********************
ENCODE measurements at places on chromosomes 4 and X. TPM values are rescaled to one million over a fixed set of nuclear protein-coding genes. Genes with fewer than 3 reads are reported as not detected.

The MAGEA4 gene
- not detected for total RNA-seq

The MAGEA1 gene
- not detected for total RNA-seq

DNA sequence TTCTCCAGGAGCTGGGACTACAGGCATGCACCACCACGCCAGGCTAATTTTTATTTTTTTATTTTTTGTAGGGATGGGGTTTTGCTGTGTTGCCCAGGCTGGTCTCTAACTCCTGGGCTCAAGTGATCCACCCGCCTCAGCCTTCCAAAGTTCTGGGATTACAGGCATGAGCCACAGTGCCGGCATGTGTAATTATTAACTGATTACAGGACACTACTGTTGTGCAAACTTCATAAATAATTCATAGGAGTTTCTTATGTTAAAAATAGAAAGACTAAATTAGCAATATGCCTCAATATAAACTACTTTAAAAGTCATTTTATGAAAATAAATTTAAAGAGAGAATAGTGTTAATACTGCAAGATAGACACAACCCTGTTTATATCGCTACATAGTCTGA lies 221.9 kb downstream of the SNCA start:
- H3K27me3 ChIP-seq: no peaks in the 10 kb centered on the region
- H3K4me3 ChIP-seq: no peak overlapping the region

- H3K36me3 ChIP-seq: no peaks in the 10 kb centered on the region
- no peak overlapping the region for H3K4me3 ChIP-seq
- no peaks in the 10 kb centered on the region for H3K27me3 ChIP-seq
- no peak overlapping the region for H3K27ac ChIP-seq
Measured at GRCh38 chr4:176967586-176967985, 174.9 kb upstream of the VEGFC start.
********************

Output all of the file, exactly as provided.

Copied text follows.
ENCODE measurements at places on chromosomes 4 and X. TPM values are rescaled to one million over a fixed set of nuclear protein-coding genes. Genes with fewer than 3 reads are reported as not detected.

The MAGEA4 gene
- not detected for total RNA-seq

The MAGEA1 gene
- not detected for total RNA-seq

DNA sequence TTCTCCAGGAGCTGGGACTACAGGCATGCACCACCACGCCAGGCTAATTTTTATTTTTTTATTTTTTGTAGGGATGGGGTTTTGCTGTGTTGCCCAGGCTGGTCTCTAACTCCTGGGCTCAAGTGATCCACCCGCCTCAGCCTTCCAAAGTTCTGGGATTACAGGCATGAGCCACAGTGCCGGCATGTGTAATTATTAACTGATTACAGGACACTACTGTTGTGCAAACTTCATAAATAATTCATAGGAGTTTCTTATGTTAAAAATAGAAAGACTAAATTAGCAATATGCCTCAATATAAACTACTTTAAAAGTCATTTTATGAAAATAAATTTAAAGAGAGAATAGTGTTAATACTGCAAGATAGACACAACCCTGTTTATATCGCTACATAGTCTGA lies 221.9 kb downstream of the SNCA start:
- H3K27me3 ChIP-seq: no peaks in the 10 kb centered on the region
- H3K4me3 ChIP-seq: no peak overlapping the region

- H3K36me3 ChIP-seq: no peaks in the 10 kb centered on the region
- no peak overlapping the region for H3K4me3 ChIP-seq
- no peaks in the 10 kb centered on the region for H3K27me3 ChIP-seq
- no peak overlapping the region for H3K27ac ChIP-seq
Measured at GRCh38 chr4:176967586-176967985, 174.9 kb upstream of the VEGFC start.